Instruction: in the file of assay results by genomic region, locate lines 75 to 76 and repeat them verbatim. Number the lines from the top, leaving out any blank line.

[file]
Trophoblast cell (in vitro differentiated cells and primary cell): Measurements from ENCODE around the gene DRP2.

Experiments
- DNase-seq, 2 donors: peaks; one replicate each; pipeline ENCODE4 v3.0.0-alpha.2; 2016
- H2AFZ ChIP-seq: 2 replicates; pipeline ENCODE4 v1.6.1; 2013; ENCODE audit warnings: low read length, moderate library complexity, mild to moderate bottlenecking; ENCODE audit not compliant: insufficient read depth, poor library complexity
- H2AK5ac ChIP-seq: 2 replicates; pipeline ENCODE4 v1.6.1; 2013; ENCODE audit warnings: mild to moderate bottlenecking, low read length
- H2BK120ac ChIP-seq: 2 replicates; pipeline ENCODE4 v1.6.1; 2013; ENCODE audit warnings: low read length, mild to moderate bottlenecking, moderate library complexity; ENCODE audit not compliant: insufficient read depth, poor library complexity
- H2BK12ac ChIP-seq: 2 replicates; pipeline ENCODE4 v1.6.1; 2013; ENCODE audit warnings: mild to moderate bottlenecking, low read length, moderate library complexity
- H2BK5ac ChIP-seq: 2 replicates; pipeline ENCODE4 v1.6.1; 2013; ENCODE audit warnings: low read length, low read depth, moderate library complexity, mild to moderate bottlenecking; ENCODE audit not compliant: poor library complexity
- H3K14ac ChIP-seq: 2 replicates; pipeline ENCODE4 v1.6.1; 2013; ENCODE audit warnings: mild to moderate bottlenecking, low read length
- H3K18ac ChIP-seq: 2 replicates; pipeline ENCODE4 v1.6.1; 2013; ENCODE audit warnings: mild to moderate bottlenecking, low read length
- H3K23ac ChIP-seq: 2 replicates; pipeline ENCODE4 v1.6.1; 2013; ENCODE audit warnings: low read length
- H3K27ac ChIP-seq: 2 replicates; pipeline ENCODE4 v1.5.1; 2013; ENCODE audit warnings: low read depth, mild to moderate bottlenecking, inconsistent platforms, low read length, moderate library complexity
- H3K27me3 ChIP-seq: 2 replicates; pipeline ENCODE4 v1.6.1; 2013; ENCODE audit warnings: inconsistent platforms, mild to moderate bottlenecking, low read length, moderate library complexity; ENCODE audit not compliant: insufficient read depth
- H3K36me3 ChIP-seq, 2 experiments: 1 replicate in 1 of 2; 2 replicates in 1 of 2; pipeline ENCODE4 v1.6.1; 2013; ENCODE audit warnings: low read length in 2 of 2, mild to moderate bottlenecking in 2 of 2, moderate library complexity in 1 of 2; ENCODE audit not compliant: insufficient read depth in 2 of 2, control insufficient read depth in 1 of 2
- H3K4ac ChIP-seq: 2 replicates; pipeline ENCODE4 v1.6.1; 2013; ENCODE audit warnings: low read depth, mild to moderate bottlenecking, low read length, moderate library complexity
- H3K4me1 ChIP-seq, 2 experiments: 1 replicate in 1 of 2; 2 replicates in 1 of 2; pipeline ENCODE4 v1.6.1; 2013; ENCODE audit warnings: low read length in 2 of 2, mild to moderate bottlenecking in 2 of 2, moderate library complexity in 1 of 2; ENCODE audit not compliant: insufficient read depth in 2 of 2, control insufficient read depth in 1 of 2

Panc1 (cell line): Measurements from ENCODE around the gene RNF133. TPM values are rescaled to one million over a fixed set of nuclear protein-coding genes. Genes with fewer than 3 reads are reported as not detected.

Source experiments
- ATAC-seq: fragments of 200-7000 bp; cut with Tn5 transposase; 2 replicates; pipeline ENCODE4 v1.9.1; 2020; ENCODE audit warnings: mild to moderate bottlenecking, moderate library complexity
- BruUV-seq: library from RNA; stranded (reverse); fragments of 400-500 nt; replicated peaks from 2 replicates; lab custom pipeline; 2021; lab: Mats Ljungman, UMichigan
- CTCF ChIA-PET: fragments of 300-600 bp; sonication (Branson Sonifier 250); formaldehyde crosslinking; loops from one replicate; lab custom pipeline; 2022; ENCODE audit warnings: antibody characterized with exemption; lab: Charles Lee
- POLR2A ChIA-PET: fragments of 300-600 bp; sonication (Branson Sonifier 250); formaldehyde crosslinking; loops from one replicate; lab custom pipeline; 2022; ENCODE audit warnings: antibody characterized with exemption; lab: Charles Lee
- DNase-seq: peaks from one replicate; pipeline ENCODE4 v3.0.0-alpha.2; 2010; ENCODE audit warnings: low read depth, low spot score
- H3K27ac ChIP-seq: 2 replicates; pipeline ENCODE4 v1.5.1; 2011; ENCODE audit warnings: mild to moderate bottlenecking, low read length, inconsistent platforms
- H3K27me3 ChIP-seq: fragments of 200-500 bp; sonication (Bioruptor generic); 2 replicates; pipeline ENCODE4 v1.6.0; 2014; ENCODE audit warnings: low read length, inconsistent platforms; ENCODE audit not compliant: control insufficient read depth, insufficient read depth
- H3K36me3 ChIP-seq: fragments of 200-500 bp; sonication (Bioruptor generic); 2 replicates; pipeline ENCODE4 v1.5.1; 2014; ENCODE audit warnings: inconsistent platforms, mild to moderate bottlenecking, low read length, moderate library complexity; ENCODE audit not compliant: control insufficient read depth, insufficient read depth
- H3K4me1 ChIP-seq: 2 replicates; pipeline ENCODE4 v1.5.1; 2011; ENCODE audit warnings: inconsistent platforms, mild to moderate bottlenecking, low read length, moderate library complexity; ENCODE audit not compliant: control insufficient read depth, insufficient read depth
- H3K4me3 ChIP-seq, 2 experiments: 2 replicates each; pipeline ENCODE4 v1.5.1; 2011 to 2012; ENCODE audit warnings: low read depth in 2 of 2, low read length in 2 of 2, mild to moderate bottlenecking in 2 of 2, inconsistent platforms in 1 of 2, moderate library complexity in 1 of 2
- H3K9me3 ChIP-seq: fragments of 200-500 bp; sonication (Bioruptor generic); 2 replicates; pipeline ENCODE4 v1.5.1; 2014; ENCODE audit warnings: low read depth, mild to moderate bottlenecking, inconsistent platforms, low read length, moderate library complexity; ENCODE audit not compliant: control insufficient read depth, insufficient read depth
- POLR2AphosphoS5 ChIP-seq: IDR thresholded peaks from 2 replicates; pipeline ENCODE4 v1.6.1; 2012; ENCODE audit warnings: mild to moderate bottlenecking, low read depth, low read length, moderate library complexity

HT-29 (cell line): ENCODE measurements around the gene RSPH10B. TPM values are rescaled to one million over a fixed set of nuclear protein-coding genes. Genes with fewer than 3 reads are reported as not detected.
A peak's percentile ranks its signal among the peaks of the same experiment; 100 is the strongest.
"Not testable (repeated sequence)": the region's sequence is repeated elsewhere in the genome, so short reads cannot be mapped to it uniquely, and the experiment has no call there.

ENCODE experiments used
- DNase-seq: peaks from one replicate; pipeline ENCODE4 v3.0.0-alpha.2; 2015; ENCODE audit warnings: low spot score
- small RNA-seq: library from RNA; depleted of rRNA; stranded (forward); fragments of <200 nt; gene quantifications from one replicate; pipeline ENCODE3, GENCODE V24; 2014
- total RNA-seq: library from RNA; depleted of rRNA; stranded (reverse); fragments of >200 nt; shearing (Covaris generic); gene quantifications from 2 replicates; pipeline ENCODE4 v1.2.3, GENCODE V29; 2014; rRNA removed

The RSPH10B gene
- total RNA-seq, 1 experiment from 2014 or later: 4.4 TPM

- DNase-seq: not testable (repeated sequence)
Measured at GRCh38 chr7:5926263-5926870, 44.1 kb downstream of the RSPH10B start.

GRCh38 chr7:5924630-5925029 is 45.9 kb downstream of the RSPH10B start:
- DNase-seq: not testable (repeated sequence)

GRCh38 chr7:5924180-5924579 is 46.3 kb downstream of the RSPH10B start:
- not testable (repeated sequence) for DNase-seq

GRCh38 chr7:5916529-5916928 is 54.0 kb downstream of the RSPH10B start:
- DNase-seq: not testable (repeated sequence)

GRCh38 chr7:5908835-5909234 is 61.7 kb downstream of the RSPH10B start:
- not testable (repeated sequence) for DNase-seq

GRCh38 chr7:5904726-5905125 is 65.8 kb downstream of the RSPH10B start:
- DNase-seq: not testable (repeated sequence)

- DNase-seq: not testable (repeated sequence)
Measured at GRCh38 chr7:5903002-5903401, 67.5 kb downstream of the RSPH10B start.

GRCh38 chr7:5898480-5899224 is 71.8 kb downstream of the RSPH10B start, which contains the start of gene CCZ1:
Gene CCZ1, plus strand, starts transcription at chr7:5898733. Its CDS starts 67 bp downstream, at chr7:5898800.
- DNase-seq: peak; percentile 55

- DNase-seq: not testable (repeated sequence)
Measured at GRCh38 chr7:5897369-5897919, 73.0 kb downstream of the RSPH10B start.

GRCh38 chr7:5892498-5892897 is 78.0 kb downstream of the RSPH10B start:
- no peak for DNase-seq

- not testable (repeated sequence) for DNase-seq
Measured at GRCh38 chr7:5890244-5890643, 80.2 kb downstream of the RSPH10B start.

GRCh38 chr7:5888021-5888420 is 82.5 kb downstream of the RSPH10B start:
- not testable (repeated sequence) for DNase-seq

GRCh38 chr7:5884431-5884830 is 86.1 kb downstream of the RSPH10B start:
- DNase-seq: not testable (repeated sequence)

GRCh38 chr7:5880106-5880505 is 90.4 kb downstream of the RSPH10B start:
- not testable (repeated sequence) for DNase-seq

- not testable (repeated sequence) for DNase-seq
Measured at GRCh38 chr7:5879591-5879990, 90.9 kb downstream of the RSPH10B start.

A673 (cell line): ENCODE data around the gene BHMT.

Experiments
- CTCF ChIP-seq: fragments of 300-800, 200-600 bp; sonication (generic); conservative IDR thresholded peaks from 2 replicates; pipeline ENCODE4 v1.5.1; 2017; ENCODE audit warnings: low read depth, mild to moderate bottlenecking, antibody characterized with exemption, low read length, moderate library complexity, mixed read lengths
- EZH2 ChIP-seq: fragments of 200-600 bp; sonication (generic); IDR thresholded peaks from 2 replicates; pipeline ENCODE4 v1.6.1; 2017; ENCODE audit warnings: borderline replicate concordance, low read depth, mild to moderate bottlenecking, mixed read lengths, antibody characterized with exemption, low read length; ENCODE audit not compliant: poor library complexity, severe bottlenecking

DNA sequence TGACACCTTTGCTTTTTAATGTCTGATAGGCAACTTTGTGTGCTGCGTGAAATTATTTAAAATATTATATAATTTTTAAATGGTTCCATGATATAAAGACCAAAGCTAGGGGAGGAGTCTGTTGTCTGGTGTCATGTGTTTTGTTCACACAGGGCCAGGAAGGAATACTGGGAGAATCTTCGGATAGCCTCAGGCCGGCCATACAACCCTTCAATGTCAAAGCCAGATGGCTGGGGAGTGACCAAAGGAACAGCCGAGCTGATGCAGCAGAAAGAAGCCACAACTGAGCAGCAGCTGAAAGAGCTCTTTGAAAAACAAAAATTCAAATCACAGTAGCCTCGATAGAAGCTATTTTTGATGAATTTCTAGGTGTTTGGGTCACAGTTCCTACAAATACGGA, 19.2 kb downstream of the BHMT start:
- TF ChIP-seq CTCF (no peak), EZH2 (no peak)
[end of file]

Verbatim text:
DNA sequence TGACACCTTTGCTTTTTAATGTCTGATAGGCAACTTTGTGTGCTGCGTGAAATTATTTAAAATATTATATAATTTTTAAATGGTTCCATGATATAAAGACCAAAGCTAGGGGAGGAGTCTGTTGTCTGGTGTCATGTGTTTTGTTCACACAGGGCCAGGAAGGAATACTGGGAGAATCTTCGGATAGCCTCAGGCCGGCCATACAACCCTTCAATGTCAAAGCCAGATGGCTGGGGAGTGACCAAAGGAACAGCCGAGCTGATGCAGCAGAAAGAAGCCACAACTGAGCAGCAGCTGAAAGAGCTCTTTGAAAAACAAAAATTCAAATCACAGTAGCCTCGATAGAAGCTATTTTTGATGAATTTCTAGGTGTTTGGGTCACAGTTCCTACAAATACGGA, 19.2 kb downstream of the BHMT start:
- TF ChIP-seq CTCF (no peak), EZH2 (no peak)